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Environment, Food and Rural Affairs Committee Report on Desinewed Meat (Government Response)

Volume 551: debated on Tuesday 16 October 2012

We have today laid before Parliament the Government’s response (Cm 8462) to the House of Commons Environment, Food and Rural Affairs Committee Report on Desinewed Meat, which was published on 24 July 2012.

On 28 March 2012, the European Commission issued demands, in accordance with its interpretation of European Union (EU) food law, that the production of desinewed meat from ruminant bones in the UK should cease. Desinewed meat produced from non-ruminant bones should be categorised and labelled as mechanically separated meat (MSM), which has significantly less commercial value and cannot count towards the meat content of products in which it is used.

In response to these demands, which required the UK to take action within five working days, the UK Government decided to implement a moratorium to achieve compliance with the Commission’s interpretation of EU food law. The alternative was to face the prospect of emergency safeguard measures which would have prohibited UK-produced meat preparations, meat products, minced meat and MSM from being placed on EU and domestic markets. This would have had significant negative economic and reputational impact on the UK meat industry and supply chain.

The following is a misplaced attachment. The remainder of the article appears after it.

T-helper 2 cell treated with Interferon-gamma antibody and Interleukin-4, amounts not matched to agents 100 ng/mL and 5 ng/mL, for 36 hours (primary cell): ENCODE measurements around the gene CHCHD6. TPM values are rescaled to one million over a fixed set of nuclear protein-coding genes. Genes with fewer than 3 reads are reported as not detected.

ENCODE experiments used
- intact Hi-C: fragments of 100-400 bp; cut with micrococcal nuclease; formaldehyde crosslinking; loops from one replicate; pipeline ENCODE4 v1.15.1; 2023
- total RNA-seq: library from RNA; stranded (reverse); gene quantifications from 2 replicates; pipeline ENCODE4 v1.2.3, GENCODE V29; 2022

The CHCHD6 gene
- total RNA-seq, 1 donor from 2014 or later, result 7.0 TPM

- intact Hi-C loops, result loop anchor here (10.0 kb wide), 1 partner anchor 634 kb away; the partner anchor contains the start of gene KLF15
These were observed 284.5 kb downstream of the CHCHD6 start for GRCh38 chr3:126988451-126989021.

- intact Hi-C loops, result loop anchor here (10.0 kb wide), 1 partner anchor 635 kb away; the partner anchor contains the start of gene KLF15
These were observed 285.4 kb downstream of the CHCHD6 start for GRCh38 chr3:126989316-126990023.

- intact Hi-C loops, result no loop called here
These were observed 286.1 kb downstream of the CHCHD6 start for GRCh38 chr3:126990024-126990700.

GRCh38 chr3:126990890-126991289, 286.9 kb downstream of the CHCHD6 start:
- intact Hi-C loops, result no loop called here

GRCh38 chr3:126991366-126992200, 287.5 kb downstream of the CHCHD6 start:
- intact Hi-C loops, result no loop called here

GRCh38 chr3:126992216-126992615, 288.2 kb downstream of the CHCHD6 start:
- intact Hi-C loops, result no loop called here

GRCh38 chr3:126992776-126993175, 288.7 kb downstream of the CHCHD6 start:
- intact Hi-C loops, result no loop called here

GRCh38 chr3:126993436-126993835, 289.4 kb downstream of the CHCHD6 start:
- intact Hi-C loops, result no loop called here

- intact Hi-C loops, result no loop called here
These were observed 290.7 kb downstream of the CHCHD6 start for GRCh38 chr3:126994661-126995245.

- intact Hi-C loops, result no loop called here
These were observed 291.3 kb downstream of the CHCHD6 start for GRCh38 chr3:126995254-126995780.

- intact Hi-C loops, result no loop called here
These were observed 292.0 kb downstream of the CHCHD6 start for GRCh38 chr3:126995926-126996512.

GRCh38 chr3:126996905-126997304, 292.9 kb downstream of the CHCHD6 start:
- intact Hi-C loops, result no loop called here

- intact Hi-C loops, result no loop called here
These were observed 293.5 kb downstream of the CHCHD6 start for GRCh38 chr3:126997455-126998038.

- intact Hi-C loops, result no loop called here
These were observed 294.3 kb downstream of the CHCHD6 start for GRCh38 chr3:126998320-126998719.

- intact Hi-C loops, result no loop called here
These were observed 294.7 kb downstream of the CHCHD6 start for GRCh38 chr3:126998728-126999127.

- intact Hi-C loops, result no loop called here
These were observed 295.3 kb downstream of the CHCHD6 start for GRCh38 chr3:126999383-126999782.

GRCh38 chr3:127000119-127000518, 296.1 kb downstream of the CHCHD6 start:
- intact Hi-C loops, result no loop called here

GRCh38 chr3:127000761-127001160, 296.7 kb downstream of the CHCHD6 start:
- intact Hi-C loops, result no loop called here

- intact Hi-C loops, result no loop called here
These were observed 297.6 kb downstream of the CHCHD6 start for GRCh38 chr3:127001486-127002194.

The Environment, Food and Rural Affairs Committee launched an inquiry into the circumstances surrounding the moratorium. The report of this inquiry was published on 24 July 2012, providing a detailed assessment of the chain of events and the implications of the Commission’s decision.

The Government welcome the Committee’s report and its recommendations. Some of the issues that have been raised by the Committee are specific to the Food Standards Agency (FSA) while others are wider in scope. The Food Standards Agency has liaised closely with the Department of Health, the Department for the Environment, Food and Rural Affairs and counterparts in the devolved countries in considering the Committee’s recommendations and developing the overall response.

The Committee rightly highlights the need to continue to press the Commission on this matter. The Food Standards Agency has been working and will continue to work closely with other Government Departments and with industry to press for the Commission to ensure a level playing field across the European market. The European Food Safety Authority has been mandated to provide an opinion on MSM which is due at the end of March 2013 and, in light of this, the FSA will push for discussions with the Commission and member states to be re-opened with a view to developing a more proportionate and risk-based approach to the production of desinewed meat and MSM.

Today’s publication is in the Library and copies are available to hon. Members from the Vote Office.